Under these rules, the prosecution cannot fool a defendant with evidence of unrelated wrongdoing that he or she has done in the past. But if the defendant himself takes the stand and introduces the subject of his own good character, then is the game on. The prosecution can now present evidence of bad character.
Sound confusing? This. It’s confusing for lawyers. Defendants testifying in their own criminal trial, with no legal training and sky-high adrenaline levels, cannot hope to navigate these rules without putting themselves in jeopardy, even when they are celebrity performers used to memorizing lines. (This was the scenario that played out when actor Amber Heard brought up ex-husband Johnny Depp’s ex-girlfriend, Kate Moss, in his defamation case against her, which her lawyers pounced on.)
And the open-door rule would not have applied just to Masterson, but to any witnesses the defense calls. That is why it is risky for a defendant to present evidence. Defendants frequently rest without calling any witnesses.
Defendants testifying in their own criminal trial, with no legal training and sky-high adrenaline levels, cannot hope to navigate these rules without putting themselves in jeopardy.
If the defendant is trying to prove an alternative theory of the alleged crime, such as “some other guy did it” (often called SODDI among criminal defense lawyers), then the defendant may have to call witnesses. However, that did not appear to be Masterson’s strategy. His strategy seemed to be simpler and much more common: “They are lying.” If this is the defense’s battle plan, then it was probably safer to use his closing argument to point out inconsistencies in the state’s case, such as the accuser’s lack of credibility or memory gaps.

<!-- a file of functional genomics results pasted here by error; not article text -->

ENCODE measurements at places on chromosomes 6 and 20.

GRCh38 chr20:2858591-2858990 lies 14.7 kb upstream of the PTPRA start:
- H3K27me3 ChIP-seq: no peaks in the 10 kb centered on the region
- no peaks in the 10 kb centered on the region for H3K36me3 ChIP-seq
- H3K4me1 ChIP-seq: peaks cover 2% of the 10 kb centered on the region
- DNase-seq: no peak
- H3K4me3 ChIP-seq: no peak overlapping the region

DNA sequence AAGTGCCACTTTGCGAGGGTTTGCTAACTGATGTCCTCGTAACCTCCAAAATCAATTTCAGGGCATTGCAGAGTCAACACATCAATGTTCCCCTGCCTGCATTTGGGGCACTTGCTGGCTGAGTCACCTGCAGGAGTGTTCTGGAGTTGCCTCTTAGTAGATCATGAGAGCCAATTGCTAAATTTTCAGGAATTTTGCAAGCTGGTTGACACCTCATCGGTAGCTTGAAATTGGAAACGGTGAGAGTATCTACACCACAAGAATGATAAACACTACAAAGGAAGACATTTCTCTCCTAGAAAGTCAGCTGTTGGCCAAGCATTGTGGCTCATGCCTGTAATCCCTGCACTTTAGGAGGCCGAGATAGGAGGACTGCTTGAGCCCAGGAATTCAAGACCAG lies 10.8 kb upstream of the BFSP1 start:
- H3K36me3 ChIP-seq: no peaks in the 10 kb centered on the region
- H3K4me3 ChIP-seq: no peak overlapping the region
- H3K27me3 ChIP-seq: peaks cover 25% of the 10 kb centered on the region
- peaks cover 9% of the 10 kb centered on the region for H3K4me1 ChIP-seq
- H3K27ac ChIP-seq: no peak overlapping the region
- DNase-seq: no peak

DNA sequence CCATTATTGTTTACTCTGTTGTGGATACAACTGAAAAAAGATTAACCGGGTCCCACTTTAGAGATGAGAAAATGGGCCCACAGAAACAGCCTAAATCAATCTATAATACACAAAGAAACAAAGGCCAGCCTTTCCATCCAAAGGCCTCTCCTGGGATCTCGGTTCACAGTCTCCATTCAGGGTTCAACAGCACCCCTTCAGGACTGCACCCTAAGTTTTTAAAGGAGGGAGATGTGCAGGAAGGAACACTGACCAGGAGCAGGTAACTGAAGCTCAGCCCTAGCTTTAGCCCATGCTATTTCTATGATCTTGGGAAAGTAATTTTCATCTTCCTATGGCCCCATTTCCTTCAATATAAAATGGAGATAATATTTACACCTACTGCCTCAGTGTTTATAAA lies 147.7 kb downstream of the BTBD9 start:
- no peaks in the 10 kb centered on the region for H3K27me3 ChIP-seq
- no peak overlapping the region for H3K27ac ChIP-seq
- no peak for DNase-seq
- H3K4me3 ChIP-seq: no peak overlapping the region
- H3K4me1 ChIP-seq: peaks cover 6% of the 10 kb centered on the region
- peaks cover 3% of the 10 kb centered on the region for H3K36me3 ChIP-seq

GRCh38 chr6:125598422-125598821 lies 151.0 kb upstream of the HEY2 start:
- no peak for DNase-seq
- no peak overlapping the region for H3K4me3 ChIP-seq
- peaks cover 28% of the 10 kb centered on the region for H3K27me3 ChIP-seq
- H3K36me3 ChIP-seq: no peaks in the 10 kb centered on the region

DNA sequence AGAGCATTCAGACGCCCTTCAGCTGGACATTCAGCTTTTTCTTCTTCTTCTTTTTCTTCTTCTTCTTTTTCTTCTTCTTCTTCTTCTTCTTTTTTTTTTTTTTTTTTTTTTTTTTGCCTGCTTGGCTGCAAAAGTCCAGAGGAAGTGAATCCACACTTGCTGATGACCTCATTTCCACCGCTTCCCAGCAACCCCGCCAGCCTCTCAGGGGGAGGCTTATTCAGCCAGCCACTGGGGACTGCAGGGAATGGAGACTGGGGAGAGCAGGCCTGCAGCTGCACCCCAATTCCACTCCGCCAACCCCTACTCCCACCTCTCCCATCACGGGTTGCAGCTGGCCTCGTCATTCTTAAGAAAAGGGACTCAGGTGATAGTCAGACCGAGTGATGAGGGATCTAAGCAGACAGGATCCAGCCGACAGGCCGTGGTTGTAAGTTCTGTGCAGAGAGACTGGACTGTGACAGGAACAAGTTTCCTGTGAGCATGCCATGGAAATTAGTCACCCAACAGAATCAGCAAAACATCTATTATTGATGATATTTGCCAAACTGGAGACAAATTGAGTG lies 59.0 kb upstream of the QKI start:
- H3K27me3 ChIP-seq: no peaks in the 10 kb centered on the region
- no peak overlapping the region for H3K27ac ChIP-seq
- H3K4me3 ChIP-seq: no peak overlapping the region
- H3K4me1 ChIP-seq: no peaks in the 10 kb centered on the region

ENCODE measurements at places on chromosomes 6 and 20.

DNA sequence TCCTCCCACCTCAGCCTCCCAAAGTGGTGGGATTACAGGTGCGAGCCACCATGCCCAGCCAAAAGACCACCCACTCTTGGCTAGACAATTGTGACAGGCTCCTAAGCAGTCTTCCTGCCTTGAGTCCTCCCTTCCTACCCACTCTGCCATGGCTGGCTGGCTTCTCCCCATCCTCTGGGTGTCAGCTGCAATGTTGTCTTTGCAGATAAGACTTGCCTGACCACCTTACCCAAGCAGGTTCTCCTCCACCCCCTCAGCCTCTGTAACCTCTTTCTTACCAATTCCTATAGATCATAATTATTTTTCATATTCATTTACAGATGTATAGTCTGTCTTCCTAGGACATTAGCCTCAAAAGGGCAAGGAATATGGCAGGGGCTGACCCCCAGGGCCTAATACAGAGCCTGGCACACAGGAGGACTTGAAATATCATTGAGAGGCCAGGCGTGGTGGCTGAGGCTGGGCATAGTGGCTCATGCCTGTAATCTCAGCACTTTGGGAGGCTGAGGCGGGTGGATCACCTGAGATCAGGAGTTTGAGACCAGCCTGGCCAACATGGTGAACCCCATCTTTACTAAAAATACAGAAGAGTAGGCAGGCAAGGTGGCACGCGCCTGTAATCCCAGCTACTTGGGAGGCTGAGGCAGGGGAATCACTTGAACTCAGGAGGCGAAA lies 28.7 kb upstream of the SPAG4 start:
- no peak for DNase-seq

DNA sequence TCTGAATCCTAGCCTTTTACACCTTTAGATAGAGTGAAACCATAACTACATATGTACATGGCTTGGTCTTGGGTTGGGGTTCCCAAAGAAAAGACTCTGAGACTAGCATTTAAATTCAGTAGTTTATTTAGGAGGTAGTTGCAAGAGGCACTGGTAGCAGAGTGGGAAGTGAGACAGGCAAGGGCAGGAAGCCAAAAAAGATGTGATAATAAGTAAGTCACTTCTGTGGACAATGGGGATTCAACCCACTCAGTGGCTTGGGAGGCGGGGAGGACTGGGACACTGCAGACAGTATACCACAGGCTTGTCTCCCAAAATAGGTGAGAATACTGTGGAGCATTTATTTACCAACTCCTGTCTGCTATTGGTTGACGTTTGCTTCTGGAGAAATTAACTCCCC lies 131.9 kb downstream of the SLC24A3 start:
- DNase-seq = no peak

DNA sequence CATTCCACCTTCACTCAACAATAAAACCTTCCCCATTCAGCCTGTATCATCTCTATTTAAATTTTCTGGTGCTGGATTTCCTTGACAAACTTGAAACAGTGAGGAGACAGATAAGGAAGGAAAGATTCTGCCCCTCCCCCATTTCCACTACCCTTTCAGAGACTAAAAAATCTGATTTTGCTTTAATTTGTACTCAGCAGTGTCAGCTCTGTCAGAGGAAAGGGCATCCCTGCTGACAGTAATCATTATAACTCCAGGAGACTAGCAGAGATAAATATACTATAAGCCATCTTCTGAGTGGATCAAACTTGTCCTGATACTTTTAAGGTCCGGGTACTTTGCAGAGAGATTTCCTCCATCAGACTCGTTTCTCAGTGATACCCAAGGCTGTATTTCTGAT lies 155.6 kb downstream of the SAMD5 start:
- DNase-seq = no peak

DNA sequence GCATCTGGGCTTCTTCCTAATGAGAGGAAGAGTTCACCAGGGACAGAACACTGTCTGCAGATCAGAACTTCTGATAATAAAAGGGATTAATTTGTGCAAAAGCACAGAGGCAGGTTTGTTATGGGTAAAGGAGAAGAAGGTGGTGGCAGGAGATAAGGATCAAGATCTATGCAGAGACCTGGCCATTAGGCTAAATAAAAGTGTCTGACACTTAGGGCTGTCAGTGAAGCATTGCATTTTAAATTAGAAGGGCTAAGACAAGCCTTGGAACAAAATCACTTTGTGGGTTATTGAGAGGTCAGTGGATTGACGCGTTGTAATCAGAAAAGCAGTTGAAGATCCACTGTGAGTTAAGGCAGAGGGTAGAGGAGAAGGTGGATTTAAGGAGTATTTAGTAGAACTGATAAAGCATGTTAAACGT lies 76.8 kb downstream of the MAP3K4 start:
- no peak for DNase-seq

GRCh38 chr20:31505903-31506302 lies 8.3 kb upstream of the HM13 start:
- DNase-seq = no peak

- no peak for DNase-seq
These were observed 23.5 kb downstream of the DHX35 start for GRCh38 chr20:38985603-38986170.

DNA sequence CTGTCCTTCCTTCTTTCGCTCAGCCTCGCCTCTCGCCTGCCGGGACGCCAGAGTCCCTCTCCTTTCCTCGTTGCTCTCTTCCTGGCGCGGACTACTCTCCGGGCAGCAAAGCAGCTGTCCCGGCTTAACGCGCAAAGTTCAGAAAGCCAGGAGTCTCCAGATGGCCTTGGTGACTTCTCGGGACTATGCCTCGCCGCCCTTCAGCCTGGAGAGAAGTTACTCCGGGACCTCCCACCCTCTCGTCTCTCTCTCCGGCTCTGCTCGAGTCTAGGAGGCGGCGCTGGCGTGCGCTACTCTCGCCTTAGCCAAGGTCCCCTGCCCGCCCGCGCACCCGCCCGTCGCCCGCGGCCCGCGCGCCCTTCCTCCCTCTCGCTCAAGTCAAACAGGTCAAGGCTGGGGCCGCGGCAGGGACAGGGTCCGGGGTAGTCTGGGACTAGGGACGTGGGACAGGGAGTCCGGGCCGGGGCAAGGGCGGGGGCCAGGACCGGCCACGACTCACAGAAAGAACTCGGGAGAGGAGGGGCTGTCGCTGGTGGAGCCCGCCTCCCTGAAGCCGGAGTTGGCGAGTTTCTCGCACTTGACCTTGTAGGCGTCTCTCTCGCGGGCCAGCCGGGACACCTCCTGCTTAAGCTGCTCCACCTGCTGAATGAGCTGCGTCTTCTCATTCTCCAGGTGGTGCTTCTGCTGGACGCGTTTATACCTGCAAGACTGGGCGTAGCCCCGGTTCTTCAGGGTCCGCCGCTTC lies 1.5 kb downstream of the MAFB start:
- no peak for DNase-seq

And even if the accuser’s testimony is mostly credible, that doesn’t mean it will be enough to convict someone. If the evidence suggests that the defendant was probably guilty, well, “probably guilty” is not “guilty.” In fact, probable guilt is “not guilty” since by definition it is not guilt beyond a reasonable doubt. An assessment of probable guilt at the close of the prosecution’s case is a “win” for the defense.
If the defense starts calling witnesses and things go wrong, the defendant may lose a case they had been winning. And if the defendant testifies and the jury doesn’t believe a single thing he says, it’s probably over.
Ultimately, defense attorneys like myself are mostly risk averse. Nobody wants to be a cautionary tale: The defense team that was winning when the prosecution finished their case, but lost because of the witnesses they later called.
Because the first trial has now ended with a split jury, the defense may reconsider its original strategy. That the jury deadlocked means it was at least close. But it also means there were some votes for a guilty verdict. That means the safest course might be to again refuse to defend yourself. A hung jury is better than a conviction.